Jews are allowed to visit the site but may not overtly pray or engage in rituals there
An Israeli court on Friday upheld a ban on Jewish prayer at Jerusalem's Al-Aqsa mosque compound, overturning a lower court's decision that had sparked fury among Palestinians and the Muslim world.
Aryeh Lippo, an Israeli rabbi, was slapped with a two-week ban from the compound last month after praying there, but a Jerusalem court on Tuesday struck down the move, saying Lippo's whispered prayer did "not violate police instructions".
Jews are allowed to visit the site but may not overtly pray or engage in rituals there.
Israeli police appealed the decision, and Jerusalem District Court judge Aryeh Romanoff on Friday upheld the ban, saying officers had acted "within reason".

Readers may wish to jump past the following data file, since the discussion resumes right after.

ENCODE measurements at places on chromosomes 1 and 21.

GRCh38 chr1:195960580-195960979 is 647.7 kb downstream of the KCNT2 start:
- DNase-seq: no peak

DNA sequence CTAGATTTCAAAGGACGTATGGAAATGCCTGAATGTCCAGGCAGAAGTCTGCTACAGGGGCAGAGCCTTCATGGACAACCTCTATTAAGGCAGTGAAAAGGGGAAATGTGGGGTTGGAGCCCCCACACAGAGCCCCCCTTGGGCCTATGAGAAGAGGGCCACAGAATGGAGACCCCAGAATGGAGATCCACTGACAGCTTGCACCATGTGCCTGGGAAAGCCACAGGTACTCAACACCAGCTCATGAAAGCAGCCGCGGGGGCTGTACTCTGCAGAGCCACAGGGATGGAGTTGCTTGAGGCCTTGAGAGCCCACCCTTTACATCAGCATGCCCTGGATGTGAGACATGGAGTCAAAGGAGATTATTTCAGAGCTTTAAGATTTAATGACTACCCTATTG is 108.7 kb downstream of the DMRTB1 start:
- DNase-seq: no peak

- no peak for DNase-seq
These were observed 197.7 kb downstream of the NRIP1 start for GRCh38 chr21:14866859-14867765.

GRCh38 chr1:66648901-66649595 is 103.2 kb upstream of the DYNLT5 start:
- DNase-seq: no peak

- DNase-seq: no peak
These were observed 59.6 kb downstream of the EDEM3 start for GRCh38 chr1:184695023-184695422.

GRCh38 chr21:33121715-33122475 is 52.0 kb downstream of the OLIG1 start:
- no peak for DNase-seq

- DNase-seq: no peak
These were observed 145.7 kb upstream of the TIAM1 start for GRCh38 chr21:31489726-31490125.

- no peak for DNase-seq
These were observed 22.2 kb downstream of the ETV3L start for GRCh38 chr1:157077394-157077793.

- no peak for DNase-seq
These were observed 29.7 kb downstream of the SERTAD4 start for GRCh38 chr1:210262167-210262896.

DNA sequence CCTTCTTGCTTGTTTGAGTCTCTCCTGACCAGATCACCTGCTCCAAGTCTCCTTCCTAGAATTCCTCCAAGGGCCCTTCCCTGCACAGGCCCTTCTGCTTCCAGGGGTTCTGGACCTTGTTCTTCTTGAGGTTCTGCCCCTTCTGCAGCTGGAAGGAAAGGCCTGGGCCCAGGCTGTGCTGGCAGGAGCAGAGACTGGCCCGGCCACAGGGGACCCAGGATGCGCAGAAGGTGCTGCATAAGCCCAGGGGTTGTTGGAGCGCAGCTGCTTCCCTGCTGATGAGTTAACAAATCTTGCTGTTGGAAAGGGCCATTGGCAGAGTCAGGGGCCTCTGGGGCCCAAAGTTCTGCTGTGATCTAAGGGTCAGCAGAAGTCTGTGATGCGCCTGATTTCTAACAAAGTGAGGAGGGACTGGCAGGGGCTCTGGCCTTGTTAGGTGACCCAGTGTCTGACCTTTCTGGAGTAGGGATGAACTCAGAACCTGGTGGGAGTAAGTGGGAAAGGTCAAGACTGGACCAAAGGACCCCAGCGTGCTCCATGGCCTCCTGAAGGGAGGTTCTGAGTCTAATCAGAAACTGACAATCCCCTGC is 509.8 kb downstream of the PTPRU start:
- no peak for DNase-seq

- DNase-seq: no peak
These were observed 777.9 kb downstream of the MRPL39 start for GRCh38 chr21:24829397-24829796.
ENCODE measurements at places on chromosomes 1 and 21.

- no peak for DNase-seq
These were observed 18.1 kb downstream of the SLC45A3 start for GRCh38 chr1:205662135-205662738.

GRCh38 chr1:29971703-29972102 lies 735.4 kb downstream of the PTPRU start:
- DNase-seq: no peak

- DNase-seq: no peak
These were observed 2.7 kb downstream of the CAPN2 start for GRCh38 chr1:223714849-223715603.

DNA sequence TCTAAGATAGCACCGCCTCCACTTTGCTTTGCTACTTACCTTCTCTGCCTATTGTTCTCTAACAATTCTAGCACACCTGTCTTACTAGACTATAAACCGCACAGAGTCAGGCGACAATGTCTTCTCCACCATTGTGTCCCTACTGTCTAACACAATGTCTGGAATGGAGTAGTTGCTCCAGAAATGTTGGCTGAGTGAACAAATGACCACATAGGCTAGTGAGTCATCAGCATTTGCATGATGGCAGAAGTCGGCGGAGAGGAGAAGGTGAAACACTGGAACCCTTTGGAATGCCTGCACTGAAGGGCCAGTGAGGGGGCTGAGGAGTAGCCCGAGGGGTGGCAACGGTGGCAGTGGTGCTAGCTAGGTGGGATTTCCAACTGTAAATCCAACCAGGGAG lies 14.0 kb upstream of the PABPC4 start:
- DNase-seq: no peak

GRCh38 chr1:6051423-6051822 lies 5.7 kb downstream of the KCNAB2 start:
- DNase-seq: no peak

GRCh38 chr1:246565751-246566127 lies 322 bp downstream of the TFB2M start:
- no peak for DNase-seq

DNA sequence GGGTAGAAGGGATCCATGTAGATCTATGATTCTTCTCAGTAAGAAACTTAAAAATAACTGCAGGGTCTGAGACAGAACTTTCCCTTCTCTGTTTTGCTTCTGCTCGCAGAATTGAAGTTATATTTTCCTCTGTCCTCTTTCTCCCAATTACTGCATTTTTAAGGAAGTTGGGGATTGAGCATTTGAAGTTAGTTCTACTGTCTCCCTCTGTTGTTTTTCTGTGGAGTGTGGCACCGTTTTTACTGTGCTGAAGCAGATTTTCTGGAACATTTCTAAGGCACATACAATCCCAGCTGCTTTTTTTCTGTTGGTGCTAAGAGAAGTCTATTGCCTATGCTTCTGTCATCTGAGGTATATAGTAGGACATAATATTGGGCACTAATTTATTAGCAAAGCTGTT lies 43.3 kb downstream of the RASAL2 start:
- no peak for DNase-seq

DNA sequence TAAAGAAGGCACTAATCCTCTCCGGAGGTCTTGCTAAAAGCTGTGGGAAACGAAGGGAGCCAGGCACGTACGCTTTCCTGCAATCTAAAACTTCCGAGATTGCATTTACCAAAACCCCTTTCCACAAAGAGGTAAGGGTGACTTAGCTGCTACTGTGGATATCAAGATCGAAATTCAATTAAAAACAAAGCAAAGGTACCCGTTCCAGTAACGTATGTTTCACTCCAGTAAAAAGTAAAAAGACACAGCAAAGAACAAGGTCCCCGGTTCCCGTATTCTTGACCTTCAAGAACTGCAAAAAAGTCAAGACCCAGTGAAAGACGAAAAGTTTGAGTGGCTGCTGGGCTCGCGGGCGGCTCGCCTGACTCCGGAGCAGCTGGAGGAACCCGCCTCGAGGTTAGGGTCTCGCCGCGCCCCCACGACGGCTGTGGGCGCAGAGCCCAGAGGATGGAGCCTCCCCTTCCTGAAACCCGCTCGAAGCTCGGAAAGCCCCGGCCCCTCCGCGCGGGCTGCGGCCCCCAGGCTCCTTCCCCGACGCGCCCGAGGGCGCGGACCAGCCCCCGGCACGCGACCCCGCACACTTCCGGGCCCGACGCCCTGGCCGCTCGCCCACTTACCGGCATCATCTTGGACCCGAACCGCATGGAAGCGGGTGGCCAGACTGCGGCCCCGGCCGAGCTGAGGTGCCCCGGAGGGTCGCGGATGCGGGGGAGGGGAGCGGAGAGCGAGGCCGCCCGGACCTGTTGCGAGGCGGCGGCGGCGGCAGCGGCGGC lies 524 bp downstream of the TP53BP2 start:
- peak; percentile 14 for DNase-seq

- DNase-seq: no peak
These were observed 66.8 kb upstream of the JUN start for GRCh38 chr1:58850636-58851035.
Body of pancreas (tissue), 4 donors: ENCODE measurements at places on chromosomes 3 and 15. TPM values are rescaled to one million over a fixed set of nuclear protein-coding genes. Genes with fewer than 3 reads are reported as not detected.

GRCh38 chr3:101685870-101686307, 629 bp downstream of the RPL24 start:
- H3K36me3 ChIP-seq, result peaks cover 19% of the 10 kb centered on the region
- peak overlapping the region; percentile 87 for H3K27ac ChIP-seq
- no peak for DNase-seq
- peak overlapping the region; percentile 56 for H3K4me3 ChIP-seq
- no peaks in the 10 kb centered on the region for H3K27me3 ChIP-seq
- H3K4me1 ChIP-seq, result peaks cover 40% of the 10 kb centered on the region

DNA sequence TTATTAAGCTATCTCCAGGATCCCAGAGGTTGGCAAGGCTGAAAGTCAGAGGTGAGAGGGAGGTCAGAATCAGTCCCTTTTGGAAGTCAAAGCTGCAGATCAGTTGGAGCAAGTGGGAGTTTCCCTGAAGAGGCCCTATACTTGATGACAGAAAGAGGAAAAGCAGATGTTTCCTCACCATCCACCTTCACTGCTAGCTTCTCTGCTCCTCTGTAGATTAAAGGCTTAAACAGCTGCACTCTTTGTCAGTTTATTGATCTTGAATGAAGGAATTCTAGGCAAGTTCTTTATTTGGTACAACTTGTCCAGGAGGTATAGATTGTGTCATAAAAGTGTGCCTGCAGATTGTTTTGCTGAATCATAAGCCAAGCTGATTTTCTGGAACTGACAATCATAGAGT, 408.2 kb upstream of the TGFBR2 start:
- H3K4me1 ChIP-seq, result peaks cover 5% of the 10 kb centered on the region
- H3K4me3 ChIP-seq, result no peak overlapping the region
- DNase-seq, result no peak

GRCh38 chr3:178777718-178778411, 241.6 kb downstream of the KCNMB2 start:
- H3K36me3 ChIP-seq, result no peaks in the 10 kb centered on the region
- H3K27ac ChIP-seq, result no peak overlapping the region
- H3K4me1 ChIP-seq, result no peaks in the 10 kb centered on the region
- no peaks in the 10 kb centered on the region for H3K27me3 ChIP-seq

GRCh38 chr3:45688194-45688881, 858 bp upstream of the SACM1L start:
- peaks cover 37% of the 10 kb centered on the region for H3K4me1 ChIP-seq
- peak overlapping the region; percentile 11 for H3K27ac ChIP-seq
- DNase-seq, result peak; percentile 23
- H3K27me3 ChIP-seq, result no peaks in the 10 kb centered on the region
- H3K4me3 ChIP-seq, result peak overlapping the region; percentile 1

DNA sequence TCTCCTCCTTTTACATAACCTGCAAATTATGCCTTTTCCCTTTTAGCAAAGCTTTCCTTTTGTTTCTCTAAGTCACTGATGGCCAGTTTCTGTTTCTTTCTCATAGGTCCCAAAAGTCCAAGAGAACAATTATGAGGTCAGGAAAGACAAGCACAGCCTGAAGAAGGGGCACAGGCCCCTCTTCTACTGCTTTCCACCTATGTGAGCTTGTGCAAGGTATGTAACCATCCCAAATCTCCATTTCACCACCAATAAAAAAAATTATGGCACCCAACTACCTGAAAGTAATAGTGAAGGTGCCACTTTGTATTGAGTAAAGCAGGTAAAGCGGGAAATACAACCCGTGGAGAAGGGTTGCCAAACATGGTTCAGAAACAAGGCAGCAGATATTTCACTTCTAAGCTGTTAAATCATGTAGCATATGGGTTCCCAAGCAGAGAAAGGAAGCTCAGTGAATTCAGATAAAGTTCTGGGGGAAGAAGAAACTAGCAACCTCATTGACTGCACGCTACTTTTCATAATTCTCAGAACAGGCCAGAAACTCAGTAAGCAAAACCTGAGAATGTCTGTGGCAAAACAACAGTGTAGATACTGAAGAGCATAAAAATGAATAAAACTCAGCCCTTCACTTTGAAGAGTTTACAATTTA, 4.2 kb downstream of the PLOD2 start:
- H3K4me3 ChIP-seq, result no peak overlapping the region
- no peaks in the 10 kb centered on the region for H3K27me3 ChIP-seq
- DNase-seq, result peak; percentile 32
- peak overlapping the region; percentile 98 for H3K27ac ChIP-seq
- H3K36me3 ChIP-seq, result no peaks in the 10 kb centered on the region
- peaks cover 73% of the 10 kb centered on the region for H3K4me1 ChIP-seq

"The fact that there was someone who observed [Lippo] pray is evidence that his prayer was overt," Romanoff wrote. "I restore the decision of the police commander."
Palestinians, as well as officials in Jordan, Egypt and Saudi Arabia had condemned the lower court's decision.
Sacred to Muslims as the third-holiest site in Islam and revered by Jews as the location of two ancient temples, the mosque and its surrounding plaza has long been a flashpoint in the Israeli-Palestinian conflict.
Israel captured east Jerusalem including the mosque in 1967, but Jordan is custodian of Islamic sites in the city.
No Israeli law prohibits Jewish prayer at the Al-Aqsa compound, but since 1967, Israeli authorities have enforced a ban to prevent tensions.
In a statement in favour of the police ban on Friday, Israel's Public Security Minister Omer BarLev had warned that a change in the status quo would "endanger the public peace".